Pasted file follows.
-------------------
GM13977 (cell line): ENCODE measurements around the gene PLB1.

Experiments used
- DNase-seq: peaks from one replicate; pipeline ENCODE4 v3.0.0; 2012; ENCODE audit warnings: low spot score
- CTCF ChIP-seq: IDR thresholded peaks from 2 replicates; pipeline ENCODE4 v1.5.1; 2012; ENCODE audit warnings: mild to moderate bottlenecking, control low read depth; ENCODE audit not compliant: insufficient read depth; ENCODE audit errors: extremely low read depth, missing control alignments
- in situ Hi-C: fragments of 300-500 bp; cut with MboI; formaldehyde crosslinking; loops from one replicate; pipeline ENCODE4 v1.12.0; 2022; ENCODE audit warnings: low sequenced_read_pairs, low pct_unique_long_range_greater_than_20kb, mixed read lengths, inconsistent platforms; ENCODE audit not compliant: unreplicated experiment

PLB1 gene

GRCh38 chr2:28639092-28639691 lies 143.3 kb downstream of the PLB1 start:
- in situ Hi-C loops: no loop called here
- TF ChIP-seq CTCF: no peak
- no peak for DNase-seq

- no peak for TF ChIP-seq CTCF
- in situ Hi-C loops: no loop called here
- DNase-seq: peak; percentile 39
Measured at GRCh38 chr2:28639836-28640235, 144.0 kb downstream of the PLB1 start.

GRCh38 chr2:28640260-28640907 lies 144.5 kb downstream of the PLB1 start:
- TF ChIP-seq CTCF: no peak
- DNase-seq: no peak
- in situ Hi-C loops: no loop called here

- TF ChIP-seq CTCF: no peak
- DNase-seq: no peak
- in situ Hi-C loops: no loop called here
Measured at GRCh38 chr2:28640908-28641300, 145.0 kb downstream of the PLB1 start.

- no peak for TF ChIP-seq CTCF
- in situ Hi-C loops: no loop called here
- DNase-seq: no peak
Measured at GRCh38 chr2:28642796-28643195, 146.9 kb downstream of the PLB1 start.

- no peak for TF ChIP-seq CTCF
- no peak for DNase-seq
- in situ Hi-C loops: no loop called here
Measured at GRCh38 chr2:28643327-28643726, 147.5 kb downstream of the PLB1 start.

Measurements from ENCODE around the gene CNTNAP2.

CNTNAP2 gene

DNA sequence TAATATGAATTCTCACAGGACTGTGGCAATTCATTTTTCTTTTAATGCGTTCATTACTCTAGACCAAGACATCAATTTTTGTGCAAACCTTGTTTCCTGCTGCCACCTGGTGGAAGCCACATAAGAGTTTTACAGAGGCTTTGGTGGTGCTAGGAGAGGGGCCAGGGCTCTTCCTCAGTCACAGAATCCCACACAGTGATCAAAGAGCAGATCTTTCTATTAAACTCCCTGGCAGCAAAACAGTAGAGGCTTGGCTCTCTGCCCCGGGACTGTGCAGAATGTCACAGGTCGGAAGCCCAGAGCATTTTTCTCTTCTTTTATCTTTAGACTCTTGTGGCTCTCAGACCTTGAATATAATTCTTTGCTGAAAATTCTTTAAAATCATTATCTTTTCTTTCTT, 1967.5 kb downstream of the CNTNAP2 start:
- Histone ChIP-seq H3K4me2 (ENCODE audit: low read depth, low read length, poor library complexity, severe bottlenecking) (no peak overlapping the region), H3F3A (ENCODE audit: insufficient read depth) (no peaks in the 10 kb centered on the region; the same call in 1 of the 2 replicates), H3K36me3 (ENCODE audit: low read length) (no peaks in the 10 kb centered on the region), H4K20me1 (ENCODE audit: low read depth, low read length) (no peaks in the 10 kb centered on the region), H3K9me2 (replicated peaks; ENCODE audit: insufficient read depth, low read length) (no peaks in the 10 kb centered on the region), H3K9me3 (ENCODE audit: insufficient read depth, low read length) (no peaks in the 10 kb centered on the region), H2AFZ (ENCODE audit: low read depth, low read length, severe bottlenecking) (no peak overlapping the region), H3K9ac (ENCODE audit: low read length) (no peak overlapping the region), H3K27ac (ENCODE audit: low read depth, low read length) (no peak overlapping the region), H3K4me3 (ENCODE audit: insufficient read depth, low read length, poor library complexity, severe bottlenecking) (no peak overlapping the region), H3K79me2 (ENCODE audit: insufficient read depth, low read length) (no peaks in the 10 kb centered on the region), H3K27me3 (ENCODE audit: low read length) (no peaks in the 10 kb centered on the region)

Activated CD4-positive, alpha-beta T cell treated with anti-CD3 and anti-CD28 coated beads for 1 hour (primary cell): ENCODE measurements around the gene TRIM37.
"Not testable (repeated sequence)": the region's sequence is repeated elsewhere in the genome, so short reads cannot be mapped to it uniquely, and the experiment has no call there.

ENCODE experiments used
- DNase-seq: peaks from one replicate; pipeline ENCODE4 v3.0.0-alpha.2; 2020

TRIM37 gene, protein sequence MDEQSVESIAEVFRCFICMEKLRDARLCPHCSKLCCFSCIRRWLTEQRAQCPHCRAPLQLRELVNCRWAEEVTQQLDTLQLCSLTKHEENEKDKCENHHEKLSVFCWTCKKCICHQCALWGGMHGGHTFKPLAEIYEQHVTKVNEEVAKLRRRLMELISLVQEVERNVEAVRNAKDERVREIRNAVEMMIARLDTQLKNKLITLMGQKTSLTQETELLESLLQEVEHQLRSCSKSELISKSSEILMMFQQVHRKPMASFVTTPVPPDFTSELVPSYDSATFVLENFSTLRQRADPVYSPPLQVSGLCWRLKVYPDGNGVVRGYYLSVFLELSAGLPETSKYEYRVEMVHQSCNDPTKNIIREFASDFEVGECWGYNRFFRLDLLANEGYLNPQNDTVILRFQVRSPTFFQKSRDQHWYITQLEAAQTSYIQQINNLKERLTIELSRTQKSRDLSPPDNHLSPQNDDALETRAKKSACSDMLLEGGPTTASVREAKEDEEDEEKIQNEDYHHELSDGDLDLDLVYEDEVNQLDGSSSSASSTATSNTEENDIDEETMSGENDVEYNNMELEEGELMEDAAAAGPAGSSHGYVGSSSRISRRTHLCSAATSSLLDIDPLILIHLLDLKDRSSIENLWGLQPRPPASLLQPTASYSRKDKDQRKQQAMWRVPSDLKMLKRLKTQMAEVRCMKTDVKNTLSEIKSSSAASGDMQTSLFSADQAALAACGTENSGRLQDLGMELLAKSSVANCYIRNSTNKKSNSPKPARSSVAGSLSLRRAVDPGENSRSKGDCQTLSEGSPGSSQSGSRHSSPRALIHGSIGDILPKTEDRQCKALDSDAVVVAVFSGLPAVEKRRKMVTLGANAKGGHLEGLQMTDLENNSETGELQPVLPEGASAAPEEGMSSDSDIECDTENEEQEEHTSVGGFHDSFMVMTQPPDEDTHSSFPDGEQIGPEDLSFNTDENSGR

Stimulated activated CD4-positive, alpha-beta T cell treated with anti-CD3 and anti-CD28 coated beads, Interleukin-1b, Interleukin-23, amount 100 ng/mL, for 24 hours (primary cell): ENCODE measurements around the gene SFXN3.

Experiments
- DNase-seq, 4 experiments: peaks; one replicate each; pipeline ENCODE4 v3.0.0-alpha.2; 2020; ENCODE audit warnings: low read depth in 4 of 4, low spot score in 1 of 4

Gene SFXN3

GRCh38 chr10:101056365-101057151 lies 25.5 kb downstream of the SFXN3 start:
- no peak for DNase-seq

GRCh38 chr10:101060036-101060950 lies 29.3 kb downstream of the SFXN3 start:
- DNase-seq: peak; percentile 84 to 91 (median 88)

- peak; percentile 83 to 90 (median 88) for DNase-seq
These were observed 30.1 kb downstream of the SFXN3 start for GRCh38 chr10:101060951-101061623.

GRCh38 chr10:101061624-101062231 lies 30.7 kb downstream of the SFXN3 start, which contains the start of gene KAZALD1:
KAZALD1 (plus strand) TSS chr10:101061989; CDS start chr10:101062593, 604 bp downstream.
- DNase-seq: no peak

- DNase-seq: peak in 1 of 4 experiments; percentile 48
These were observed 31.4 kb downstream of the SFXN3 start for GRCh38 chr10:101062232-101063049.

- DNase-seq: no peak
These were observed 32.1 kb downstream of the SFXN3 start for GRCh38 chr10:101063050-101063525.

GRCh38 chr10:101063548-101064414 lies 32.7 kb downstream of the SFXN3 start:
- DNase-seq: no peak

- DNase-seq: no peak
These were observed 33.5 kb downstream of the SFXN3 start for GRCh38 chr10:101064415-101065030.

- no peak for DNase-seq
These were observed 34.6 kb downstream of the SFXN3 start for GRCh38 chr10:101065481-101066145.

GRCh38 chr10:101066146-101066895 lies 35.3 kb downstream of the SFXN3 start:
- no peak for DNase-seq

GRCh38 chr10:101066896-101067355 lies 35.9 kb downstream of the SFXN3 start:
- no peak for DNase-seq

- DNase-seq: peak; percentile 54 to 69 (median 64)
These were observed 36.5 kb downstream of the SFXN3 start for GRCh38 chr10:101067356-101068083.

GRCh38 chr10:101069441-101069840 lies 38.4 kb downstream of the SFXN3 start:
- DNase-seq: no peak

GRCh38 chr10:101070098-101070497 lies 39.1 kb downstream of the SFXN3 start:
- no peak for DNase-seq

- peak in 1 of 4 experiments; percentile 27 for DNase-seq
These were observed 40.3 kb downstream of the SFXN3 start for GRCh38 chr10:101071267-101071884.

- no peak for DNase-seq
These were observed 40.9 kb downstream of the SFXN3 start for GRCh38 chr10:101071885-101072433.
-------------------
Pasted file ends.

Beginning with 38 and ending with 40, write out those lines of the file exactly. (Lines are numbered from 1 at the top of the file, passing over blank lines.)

- DNase-seq: peaks from one replicate; pipeline ENCODE4 v3.0.0-alpha.2; 2020

TRIM37 gene, protein sequence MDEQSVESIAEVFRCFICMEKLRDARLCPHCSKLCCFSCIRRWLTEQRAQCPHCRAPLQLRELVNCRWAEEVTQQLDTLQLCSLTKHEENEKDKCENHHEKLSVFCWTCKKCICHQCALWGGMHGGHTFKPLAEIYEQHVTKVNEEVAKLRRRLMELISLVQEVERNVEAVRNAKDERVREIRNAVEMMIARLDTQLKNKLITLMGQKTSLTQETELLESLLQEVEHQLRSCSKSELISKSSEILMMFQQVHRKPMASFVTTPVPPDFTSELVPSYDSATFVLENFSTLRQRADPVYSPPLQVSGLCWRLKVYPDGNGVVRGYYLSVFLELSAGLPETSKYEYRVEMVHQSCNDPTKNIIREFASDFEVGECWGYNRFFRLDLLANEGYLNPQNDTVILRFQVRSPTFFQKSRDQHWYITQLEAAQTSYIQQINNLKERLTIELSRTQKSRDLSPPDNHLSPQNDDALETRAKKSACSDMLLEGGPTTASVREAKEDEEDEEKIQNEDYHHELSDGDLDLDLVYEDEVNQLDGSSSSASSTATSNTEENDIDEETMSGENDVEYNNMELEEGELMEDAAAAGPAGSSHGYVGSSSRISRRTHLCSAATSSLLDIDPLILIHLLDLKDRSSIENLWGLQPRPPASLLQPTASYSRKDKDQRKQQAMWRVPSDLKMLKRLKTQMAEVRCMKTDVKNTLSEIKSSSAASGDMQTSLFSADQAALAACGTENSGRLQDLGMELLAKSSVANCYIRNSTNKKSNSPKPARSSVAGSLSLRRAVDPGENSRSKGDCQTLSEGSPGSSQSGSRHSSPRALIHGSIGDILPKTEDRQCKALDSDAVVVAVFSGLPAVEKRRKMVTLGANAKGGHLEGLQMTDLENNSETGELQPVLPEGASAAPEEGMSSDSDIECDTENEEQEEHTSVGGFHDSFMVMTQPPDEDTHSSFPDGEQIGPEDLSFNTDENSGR

Stimulated activated CD4-positive, alpha-beta T cell treated with anti-CD3 and anti-CD28 coated beads, Interleukin-1b, Interleukin-23, amount 100 ng/mL, for 24 hours (primary cell): ENCODE measurements around the gene SFXN3.